Asus Zenfone Max review

Introduction

It may not be the fastest ride – and it sure ain’t the hottest – but it comes with a full tank and mileage to spare. 5,000 milliamp-hours… That’s more juice than many tablets get and enough to charge 3 iPhone 6’s. The Asus Zenfone Max is no joke when it gets to battery backup. But it’s a smartphone in its own right – an affordable midranger at that.

It has a 5.5-inch display with Gorilla Glass 4, and although the resolution is rather low at 720p, we can see how 1080p would have cost more and required more processing power – neither of which fits with the Max’s main purpose: endurance.

The Snapdragon 410 doing the math is by no means a record breaker, but a decent chipset that carries dual-SIM support, LTE and 1080p video recording. With 2GB of RAM and 16GB of expandable inbuilt storage, the Max has the basics covered.

On the other hand, the 13MP laser autofocus camera from the Zenfone Laser and Zenfone Selfie didn’t fall victim to budget and longevity constraints. On the front there’s a 5MP wide-angle shooter, bright aperture too.

Asus Zenfone Max key features

  • Dual-SIM, Dual Standby capability
  • 5.5-inch IPS capacitive touchscreen of 720p resolution and 267ppi, Gorilla Glass 4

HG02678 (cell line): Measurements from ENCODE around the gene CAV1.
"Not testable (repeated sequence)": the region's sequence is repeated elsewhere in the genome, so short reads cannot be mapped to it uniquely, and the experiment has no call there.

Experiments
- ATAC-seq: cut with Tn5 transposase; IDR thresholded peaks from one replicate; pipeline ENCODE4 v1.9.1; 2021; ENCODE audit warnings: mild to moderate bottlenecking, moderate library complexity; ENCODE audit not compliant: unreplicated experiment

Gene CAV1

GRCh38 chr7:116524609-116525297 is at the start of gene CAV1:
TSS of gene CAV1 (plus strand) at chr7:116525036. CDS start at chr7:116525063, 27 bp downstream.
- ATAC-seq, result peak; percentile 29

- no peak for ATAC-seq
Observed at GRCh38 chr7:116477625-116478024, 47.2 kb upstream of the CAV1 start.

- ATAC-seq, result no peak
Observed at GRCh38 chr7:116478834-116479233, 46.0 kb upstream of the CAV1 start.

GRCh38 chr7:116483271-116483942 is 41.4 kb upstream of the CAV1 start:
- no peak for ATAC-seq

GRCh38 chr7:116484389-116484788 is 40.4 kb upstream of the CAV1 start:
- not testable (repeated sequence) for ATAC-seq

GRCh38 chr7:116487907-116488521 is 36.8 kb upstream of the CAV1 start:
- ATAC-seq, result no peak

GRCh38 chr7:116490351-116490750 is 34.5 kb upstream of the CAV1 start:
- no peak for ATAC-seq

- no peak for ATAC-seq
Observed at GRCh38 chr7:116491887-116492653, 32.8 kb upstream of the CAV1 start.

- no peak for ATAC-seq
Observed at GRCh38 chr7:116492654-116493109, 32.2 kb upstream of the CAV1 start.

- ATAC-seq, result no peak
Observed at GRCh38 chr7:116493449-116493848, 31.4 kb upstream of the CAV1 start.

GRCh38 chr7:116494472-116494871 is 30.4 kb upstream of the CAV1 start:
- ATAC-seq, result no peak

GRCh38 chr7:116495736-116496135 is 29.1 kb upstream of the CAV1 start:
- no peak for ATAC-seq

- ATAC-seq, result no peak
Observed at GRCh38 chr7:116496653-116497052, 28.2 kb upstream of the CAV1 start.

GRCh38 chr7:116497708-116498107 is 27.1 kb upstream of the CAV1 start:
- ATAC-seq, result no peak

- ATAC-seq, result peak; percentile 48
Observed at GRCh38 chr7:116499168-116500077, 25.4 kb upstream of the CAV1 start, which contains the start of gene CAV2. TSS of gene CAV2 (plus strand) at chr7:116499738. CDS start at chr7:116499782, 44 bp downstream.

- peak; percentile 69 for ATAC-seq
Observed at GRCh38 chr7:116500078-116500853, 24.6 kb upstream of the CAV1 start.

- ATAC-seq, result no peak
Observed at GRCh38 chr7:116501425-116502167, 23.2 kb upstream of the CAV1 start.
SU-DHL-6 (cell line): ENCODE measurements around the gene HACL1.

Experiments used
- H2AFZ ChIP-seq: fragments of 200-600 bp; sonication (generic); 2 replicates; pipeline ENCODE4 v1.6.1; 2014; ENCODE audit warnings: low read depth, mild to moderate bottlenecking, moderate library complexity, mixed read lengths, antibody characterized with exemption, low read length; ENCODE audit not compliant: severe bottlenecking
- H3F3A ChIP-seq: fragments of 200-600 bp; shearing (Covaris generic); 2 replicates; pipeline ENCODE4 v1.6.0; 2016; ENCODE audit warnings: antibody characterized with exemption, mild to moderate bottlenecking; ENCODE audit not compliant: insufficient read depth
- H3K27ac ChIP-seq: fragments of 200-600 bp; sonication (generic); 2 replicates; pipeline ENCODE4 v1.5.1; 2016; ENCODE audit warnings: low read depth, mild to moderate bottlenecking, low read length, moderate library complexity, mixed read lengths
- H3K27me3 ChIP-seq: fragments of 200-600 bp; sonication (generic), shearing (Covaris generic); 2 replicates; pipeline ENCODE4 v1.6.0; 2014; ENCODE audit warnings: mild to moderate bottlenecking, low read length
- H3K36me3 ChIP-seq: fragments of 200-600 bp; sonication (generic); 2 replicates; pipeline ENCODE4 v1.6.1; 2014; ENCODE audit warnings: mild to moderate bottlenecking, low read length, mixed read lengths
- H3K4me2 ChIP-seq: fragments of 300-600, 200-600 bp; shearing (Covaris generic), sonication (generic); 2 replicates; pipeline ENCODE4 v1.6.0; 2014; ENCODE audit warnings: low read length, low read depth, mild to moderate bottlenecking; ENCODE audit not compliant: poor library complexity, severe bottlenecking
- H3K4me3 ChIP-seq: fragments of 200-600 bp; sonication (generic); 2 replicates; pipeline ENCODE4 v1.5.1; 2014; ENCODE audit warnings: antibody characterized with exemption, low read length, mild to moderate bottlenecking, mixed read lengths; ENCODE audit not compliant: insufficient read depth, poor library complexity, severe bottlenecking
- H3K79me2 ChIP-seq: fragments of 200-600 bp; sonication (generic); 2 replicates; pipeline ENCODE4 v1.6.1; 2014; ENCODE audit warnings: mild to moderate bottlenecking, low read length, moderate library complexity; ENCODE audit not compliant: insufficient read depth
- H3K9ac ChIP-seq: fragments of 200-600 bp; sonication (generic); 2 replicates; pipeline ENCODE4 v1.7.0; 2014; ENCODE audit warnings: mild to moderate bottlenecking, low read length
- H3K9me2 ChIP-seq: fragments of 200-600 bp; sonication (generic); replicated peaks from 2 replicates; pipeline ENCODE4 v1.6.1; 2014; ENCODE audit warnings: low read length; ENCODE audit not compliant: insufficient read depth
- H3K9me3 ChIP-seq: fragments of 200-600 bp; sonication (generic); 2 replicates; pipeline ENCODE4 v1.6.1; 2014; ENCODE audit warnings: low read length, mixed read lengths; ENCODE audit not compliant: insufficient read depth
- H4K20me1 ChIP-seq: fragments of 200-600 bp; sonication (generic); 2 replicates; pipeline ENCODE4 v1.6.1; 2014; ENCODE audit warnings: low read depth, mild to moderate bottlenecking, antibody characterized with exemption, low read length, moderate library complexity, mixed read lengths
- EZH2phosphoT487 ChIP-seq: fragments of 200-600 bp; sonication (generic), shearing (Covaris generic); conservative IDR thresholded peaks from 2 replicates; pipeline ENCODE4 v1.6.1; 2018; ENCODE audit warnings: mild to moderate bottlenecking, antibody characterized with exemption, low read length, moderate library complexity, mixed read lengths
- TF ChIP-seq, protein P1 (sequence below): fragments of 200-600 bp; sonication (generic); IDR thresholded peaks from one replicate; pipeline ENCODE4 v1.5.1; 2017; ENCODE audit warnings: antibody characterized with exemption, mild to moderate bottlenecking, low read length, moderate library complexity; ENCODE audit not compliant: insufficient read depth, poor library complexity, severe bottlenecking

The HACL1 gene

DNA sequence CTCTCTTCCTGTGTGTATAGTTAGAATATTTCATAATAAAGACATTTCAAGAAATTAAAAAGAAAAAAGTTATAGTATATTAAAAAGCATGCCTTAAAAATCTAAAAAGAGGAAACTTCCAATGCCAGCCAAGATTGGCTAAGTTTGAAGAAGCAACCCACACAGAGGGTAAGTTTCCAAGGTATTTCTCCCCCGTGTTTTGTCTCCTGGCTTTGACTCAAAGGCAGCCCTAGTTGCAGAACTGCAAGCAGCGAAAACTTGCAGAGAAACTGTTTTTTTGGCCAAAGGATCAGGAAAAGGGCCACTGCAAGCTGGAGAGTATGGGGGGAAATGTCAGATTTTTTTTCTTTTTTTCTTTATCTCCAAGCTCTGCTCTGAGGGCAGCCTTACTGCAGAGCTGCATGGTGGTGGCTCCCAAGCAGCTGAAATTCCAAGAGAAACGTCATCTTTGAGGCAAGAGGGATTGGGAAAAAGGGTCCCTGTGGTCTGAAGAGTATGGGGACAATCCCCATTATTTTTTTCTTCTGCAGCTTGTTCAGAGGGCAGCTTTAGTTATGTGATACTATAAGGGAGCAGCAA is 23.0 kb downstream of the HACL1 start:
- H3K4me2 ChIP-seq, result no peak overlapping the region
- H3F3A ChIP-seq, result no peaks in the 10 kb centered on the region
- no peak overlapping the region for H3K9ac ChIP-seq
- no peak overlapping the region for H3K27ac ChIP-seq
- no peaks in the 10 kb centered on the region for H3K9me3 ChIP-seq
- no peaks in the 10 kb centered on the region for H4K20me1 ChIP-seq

• Qualcomm Snapdragon 410 chipset; quad-core 1.2 GHz Cortex-A53; Adreno 306 GPU
  • 2GB of RAM, 8/16GB of storage and a microSD slot for further expansion, 5GB free lifetime ASUS WebStorage
  • 13MP main camera with f/2.0 lens, laser autofocus, dual-LED dual-tone flash, 1080p@30fps video recording
  • 5MP front camera with 85-degree wide-angle f/2.0 lens, 1080p@30fps video recording
  • Android 5.0 Lollipop with Asus ZenUI overlay
  • LTE Cat.4, Wi-Fi 802.11 b/g/n; Bluetooth v4.0; GPS, GLONASS, and Beidou; microUSB 2.0 port, USB host
  • 5,000mAh non-removable battery
  • Plastic build, faux leather back covers

Main disadvantages

  • Weak 1A charger in the box
  • Launches on Lollipop
  • Rather low resolution for the screen size
  • Battery is non-removable

Perhaps the non-removable battery complaint is shaky when you simply have so much of it. Well, the plain 1A charger does become an issue then, even more so considering the chipset does support Qualcomm Quick Charge 2.0 but hey, the phone comes quite reasonably priced and an extra quick charger won’t break the bank.

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